Gans and Lee did talk with other journalists they knew in making this decision, though they did not consult any one set of ethical guidelines produced by a journalistic organization. Lee argued that most journalism ethics are based on legal practices or on the ethics of the particular news agency, and noted that they didn’t want to rest on a legal technicality but to instead really think through the decision on their own terms.
Watch Wilson Lee discuss how although the documentary does fight the stigma of rape, he wondered if Princess should have to take up that fight.
There are, however, several ethical guidelines for journalists which address, at least in part, the issue of identifying minors who have been traumatized.
- The Canadian Press advises against broadcasting the face of sex assault victims of any age, but includes a blanket ban on the identities of minors who are sexually assaulted. “Even where no ban is in effect, it is usually wrong to identify alleged victims of sexual assault. CP does not name minors who are victims of sexual assault, even with the consent of their parents,” says The Canadian Press Stylebook.
- The Associated Press also warns against identifying victims of sexual assault, though not in such absolute terms. “We do not generally identify those who say they have been sexually assaulted or pre-teenage children who are accused of crimes or who are witnesses to them, except in unusual circumstances. Nor do we transmit photos or video that identify such persons. An exception would occur when an adult victim publicly identifies him/herself,” the AP’s statement of values and principles reads, without making clear what those unusual circumstances might be.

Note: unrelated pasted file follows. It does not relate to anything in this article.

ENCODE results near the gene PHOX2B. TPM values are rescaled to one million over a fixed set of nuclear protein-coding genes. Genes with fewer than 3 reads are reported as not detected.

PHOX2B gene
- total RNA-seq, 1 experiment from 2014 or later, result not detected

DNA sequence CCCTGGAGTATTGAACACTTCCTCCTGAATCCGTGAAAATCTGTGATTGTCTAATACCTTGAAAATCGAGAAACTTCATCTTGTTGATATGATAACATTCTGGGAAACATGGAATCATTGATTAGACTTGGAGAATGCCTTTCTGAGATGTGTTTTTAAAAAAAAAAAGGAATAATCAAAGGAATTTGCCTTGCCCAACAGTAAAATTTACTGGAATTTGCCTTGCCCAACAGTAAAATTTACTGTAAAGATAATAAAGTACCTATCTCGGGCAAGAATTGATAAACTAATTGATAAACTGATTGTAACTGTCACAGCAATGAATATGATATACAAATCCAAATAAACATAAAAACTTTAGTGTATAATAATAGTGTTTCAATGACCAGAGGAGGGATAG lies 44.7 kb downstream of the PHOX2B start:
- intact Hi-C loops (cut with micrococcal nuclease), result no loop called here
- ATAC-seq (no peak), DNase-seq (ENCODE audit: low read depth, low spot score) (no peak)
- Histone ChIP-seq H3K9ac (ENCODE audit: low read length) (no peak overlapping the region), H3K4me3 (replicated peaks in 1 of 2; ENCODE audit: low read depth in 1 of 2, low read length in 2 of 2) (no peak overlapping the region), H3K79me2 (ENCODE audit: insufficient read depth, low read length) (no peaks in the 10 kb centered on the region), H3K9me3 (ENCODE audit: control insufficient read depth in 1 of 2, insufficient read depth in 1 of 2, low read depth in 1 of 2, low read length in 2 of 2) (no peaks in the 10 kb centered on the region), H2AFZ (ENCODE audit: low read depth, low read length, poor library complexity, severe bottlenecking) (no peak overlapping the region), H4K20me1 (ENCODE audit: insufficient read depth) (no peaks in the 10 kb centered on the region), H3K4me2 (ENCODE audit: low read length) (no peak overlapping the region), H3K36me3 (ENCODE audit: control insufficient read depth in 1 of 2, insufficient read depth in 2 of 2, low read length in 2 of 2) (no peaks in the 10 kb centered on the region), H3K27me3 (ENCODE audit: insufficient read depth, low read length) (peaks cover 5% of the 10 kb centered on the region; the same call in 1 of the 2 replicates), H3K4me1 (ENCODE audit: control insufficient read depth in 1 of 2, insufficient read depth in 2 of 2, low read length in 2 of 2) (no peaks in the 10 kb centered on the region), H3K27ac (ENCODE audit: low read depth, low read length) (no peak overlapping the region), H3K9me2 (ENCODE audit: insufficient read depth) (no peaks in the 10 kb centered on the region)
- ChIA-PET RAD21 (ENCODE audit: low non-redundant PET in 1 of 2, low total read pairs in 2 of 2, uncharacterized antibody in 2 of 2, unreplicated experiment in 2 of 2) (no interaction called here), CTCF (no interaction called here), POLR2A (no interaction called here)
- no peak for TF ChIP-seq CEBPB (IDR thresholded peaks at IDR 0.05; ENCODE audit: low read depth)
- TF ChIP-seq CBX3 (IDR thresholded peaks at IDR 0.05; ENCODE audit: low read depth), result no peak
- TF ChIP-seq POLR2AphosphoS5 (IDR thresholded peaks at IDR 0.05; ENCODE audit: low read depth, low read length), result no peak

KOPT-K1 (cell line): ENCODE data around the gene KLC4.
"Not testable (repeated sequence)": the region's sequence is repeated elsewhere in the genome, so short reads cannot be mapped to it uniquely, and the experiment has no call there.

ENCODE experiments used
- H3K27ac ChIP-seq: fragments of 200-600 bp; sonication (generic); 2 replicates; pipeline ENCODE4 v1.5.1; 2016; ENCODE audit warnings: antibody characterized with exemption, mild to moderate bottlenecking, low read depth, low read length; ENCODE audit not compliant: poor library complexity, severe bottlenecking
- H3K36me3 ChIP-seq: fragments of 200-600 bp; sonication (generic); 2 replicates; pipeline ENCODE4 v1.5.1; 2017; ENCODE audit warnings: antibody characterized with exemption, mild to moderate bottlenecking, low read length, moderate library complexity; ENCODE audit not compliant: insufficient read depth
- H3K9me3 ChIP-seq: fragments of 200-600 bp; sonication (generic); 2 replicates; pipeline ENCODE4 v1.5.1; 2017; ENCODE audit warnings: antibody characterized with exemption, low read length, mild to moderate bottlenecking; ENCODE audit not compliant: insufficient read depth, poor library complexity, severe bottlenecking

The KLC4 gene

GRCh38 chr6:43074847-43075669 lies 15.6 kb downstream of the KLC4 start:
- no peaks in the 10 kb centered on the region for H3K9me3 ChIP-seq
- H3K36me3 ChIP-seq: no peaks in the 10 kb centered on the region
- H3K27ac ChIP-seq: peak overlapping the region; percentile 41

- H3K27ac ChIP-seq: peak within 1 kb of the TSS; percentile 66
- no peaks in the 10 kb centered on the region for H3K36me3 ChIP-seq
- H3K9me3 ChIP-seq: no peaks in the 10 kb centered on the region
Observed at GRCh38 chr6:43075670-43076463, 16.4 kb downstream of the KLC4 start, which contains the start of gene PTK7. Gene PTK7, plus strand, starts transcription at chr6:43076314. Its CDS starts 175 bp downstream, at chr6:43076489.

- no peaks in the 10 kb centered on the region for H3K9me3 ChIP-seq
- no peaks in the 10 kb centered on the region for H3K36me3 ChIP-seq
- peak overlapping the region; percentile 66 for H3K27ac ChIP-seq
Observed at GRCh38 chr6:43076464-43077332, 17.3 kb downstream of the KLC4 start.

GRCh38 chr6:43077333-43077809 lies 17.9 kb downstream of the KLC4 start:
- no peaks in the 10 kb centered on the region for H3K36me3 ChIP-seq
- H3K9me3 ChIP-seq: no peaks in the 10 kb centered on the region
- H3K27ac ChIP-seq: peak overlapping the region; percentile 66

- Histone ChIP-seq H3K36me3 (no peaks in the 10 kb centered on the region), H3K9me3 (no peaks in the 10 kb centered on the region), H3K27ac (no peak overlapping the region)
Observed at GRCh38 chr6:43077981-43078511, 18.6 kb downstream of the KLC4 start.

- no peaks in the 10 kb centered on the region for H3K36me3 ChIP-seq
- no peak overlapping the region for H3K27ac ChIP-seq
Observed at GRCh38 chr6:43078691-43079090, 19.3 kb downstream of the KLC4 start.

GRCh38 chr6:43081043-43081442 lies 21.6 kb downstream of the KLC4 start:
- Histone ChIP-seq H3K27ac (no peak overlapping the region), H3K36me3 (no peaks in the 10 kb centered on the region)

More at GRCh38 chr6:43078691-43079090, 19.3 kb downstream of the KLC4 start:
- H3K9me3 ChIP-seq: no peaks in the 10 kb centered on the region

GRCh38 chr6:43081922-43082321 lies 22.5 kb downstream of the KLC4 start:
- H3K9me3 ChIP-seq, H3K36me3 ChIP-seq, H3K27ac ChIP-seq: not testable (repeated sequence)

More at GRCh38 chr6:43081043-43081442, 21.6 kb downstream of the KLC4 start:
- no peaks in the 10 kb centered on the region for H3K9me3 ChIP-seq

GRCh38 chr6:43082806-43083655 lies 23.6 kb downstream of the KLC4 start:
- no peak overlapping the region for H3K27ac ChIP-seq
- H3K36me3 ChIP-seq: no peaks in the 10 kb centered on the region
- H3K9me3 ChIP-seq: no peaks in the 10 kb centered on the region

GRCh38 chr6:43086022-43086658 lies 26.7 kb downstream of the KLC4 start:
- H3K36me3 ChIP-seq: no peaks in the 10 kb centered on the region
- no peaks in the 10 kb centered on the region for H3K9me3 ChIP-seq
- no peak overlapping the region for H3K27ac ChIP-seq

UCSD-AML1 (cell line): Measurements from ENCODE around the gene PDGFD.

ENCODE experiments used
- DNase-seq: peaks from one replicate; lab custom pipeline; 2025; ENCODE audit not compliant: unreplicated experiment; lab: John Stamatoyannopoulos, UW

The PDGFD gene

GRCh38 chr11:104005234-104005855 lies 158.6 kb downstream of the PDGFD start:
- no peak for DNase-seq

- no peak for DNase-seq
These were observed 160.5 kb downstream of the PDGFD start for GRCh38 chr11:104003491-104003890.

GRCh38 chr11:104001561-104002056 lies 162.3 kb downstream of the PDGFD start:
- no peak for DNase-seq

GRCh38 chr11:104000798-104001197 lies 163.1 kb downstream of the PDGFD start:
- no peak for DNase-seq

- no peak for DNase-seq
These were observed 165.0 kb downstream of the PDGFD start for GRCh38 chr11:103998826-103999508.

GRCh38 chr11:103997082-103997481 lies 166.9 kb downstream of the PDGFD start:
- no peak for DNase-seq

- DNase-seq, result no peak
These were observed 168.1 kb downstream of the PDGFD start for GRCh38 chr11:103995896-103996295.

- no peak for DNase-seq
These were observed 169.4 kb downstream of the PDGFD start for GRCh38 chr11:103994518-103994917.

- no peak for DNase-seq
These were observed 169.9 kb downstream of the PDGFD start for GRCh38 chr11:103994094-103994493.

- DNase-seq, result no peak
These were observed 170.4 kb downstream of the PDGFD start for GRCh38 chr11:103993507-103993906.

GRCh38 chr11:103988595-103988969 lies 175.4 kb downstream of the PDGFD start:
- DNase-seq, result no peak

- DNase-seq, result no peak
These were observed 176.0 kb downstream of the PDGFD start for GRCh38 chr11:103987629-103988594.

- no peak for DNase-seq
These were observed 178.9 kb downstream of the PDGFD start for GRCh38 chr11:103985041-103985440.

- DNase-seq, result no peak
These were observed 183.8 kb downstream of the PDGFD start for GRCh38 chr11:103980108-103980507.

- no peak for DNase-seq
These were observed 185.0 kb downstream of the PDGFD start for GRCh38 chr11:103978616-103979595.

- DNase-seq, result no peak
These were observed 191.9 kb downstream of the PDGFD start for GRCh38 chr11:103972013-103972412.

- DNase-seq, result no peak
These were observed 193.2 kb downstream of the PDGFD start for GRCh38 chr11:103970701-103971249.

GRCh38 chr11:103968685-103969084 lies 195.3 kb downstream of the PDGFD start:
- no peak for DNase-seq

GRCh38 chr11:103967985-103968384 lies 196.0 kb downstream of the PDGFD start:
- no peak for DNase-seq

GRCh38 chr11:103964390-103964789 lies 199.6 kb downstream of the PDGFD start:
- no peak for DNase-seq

- On interviewing children, The International Federation of Journalists (IFJ) has quite a comprehensive document, Putting Children in the Rights, which includes significant focus on children who have experienced some sort of trauma. It’s very first point is that “children have a right to privacy, and that this right should only be overridden where it is in a child’s own interests or in the public interest, and when permission has been given.” This would indicate that the child’s face should not be shown. But the IFJ also references the UN Convention on the Rights of the Child, which states that children have a right to their name, and the IFJ suggests that journalists respect that right by naming children in circumstances where there is no harm. This would suggest that the child be identified in the film so as not to become a nameless representation of a cause.